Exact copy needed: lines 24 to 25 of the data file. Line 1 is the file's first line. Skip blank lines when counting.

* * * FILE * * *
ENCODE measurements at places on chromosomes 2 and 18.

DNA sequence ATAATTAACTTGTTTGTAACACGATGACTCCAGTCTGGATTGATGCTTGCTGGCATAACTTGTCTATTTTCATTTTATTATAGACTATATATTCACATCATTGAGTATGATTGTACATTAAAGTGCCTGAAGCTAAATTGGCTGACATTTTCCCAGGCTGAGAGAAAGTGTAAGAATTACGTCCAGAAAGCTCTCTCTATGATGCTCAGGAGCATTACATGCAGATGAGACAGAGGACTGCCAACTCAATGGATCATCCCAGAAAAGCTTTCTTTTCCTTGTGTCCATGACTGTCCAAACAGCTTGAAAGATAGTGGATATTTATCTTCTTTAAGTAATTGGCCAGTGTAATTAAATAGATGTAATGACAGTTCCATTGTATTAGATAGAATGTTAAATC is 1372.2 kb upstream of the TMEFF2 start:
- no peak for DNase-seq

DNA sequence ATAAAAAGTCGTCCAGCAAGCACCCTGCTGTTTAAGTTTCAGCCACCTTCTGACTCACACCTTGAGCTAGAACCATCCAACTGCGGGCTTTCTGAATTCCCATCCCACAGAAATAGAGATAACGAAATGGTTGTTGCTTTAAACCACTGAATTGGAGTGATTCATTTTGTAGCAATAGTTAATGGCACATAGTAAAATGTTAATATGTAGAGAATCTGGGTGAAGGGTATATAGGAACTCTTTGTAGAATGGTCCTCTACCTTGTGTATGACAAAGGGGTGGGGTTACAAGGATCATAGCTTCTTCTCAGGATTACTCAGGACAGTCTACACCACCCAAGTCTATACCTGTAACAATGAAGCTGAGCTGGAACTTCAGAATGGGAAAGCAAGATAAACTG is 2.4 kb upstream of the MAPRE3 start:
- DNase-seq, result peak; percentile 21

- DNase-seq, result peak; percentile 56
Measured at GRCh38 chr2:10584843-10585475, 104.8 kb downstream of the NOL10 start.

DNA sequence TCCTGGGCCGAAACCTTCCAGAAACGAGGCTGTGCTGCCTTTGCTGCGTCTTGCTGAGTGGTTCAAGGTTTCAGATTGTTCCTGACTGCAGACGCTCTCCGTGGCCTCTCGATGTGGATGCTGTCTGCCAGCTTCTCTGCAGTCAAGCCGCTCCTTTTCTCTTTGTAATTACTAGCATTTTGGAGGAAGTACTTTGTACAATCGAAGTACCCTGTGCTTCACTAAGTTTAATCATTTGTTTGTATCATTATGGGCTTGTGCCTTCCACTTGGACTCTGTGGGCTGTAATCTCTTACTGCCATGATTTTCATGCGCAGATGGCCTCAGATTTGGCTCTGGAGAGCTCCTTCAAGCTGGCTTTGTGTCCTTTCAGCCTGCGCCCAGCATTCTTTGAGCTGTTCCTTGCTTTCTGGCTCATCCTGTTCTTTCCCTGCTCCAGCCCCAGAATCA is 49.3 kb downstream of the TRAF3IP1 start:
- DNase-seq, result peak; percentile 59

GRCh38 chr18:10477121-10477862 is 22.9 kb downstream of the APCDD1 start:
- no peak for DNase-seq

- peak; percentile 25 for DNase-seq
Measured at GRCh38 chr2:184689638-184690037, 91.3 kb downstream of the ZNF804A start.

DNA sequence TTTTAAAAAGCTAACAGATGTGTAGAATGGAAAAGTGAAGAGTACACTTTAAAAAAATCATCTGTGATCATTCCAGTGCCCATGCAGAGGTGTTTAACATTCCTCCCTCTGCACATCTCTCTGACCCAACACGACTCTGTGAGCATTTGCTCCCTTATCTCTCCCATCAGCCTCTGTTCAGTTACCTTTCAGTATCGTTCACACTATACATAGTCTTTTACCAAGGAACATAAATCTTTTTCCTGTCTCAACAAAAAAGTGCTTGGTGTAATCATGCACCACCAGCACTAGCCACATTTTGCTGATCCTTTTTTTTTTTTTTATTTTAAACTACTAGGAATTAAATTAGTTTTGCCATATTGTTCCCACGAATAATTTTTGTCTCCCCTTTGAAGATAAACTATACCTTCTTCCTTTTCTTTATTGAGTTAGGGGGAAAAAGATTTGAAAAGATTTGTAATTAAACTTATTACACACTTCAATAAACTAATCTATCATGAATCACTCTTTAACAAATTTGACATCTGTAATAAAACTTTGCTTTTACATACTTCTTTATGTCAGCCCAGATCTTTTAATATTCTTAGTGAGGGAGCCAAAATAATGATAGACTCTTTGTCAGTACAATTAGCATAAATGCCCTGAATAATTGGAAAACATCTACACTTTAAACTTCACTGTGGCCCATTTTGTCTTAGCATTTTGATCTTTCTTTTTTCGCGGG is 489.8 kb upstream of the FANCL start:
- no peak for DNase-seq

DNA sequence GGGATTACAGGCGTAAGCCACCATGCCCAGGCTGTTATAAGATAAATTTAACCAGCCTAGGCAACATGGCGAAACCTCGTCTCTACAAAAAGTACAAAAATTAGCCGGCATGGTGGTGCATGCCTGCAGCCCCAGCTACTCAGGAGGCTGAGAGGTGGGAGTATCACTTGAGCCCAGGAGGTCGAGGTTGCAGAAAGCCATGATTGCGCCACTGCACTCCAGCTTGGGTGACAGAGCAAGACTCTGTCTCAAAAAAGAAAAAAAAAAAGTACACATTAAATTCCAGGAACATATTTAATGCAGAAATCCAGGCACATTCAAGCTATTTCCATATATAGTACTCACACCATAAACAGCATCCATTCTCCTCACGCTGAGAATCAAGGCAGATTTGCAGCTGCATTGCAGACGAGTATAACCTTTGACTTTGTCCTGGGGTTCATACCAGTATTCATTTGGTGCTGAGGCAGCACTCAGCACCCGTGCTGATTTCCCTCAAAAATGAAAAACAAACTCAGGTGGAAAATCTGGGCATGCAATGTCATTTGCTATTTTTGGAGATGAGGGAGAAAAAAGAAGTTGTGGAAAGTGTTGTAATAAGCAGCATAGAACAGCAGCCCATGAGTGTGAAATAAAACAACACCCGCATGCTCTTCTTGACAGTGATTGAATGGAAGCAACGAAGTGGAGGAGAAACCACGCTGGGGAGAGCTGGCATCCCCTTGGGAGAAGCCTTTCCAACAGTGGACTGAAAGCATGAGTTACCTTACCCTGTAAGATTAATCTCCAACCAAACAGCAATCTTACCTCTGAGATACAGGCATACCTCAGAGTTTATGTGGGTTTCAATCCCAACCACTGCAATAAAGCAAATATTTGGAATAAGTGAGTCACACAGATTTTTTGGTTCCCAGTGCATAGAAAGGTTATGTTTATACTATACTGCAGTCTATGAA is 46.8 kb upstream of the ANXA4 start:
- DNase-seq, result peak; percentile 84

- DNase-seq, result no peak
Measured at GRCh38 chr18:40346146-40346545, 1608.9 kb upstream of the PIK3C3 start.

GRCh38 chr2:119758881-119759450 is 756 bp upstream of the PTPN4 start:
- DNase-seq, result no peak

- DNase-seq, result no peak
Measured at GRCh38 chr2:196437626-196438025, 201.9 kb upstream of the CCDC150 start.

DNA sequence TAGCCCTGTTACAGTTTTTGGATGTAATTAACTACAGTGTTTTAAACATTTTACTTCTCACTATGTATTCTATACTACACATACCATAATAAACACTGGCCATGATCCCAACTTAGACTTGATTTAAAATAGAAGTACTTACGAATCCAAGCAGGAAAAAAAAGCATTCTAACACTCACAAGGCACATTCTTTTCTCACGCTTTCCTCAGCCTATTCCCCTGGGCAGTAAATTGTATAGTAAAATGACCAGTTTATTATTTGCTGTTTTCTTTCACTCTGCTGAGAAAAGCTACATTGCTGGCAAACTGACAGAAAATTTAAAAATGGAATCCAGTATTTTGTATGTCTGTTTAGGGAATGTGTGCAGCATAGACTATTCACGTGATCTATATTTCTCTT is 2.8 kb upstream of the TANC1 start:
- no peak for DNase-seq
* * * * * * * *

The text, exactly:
DNA sequence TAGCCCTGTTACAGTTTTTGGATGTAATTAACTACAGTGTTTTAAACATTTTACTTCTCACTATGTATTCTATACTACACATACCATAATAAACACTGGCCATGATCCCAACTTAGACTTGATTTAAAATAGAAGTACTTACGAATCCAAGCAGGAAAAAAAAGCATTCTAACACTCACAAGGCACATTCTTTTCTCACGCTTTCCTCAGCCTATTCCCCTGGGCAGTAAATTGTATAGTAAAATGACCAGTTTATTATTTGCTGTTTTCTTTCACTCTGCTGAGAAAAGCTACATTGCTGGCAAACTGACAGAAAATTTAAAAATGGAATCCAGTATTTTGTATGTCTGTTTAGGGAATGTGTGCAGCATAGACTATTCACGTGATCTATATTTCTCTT is 2.8 kb upstream of the TANC1 start:
- no peak for DNase-seq